A young girl, who joined the team as a campus recruit a month ago, on hearing that there will be no holiday for Deepavali started sobbing uncontrollably with her face getting flushed. She grabbed the duster kept at the bottom of the whiteboard Yudha-san used to write on when conveying new regulations and fast-tracked schedules to the team, and threw it aimlessly. It hit Yudha-san on his knee and rolled to the ground. Yudha-san looked at the girl in all benevolence and sympathy and muttered in Karp’s ears, ‘It is all my mistake, Karp-san. I should have anticipated such action and framed appropriate questions’. Yudha-san revised the application immediately and a set of new questions came scrolling on his palmtop computer.
It was then Yudha-san observed excitedly, ‘Karp-san, the Application reminds me to ask a hitherto low priority question, now promoted to the top in the order’.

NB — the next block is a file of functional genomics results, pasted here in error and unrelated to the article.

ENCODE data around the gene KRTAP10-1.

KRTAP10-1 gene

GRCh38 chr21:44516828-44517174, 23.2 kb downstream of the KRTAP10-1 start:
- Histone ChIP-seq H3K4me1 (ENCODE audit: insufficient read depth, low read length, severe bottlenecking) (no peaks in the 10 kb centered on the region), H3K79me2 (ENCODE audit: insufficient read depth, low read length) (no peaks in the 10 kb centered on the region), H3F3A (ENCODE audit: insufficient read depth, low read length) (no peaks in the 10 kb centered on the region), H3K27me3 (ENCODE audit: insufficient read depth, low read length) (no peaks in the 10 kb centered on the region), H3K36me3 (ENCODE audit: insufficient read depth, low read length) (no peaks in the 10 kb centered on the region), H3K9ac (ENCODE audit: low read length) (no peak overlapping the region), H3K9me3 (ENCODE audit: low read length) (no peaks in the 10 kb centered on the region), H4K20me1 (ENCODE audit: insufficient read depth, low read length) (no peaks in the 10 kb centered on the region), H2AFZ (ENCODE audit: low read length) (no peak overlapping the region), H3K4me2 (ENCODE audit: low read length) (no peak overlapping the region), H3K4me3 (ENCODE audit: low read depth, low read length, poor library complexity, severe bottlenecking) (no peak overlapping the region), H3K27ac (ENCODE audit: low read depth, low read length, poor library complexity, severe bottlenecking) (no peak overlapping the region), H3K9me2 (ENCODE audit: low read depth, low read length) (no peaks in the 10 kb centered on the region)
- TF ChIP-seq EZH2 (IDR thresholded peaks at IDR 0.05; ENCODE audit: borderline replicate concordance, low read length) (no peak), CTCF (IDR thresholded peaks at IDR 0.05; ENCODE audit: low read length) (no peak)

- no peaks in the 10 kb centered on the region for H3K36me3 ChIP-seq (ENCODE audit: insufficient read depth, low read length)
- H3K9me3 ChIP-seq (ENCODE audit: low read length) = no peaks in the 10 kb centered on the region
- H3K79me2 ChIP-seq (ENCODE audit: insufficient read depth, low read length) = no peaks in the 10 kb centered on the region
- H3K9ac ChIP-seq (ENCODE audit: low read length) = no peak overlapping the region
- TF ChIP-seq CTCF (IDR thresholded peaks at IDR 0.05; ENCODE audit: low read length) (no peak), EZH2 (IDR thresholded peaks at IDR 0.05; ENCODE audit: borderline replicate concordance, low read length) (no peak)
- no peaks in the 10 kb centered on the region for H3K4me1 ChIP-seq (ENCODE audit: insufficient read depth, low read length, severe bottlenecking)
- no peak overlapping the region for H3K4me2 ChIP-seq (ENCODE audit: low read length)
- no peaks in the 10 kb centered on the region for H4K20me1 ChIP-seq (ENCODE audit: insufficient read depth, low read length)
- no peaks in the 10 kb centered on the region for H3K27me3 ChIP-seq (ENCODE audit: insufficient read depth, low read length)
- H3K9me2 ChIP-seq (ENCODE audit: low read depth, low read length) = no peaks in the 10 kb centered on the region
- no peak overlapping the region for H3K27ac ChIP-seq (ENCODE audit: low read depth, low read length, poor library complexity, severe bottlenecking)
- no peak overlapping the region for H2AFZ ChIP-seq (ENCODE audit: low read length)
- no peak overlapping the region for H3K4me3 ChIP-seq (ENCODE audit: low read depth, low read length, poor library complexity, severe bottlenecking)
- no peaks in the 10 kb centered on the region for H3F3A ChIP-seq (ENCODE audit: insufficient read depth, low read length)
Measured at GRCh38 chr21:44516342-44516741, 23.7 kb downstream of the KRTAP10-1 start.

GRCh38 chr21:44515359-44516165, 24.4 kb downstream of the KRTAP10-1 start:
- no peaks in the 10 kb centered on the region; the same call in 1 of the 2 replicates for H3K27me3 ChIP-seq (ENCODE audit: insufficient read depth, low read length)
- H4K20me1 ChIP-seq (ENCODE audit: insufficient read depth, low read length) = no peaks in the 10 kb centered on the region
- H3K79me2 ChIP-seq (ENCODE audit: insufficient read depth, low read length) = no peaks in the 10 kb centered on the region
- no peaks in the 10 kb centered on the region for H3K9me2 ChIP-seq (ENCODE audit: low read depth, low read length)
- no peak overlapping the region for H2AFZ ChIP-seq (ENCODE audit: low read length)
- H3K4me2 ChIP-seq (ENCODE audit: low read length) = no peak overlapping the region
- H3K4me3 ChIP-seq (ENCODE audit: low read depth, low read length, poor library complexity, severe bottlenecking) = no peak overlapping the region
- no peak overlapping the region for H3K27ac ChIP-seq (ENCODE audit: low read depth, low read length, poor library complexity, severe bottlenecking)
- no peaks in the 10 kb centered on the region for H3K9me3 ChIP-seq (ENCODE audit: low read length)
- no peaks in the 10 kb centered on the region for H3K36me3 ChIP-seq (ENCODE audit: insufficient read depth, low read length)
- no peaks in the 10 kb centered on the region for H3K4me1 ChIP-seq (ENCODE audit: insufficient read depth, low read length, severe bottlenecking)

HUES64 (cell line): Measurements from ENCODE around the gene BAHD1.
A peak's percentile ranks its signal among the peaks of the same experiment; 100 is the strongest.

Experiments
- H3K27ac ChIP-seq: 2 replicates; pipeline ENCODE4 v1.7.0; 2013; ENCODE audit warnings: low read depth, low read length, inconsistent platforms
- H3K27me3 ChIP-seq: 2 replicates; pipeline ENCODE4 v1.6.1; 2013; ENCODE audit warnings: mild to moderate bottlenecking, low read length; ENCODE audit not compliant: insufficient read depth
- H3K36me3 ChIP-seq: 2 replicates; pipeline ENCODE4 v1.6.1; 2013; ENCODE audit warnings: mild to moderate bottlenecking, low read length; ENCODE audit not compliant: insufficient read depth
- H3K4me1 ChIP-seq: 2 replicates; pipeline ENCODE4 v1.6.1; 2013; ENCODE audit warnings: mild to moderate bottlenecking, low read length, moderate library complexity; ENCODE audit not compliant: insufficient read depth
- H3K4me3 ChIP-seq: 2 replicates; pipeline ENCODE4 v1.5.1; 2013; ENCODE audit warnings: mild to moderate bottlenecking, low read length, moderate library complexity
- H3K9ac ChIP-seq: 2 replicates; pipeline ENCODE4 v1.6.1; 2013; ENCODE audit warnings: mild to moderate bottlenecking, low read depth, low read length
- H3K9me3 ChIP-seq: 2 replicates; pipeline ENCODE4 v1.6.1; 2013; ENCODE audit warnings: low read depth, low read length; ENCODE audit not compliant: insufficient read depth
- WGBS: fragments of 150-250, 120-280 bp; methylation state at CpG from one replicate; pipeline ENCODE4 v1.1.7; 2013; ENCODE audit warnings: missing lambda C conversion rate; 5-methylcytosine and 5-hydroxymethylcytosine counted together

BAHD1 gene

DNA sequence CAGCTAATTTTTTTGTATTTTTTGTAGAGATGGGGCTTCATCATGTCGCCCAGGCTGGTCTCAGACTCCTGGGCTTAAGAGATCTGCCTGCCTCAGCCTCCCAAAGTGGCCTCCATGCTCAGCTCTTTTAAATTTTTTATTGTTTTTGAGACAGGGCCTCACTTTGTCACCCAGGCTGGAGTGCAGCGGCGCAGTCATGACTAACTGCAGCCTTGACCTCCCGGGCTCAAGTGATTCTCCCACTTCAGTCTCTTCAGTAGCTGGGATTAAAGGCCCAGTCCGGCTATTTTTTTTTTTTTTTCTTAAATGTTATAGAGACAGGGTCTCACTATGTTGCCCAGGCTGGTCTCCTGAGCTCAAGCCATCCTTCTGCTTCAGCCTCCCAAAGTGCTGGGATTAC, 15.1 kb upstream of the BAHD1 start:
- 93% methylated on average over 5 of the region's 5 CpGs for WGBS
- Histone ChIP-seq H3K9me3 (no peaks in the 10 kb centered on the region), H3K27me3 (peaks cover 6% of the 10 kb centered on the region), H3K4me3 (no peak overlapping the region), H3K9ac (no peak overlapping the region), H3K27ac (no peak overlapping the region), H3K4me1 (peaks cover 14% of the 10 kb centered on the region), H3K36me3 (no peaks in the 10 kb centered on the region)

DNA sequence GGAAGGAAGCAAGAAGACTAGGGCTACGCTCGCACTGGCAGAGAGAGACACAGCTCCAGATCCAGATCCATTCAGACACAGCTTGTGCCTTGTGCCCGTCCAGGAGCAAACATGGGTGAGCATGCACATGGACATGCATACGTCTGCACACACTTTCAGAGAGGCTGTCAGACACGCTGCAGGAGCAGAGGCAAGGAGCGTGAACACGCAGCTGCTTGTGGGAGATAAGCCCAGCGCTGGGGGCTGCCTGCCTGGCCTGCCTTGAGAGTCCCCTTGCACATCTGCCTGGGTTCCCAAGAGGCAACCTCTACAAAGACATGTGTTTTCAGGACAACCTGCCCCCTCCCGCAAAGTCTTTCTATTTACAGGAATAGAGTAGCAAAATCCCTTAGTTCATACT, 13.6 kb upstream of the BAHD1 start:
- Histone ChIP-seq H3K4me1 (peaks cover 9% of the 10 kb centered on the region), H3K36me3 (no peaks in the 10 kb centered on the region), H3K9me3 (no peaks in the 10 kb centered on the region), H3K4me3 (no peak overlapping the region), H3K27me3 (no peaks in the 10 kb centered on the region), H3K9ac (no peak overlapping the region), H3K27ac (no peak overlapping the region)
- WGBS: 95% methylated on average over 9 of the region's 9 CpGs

Karp was wondering whether it would be about the duration of his sexual activity last night about which he knew he could not furnish an impressive response if honestly given. Yudha-san came up with a totally unexpected question, though,
‘Was a meeting conducted for providing rest and recuperation to the team leaders’?
‘Yudha-san, no meeting was conducted to provide rest and recuperation to the team leaders’.
‘If it was not conducted, Karp-san, it has to be conducted this evening.’ said Yudha-san.
‘It will be conducted’, Karp nodded in approval.
‘They have to take rest this evening. Let this be auctioned upon as a top most priority item’, repeated Yudha-san, as the supreme head of the project.
That obstinate response from Yudha-san galvanised Karp into action and he found himself standing all alone in the hotel room.
Konichiwa.
Someone was wishing Karp a good evening. He turned back. Carrying a black shiny attaché and with a huge jute bag hanging loosely from his shoulder, Akira-san was standing at the entrance, appearing a tad nervous. If Karp was not in the mood to wish him back his greetings in Japanese or in any other language, he seemed all prepared to retrace his steps. He would have preferred to get himself dissolved in the crowd and disappear, had that happened.
Konichiwa.
Karp bent a little, bowed and uttered the greetings, which immediately put Akira-san at ease. With an impish grin, he entered the room.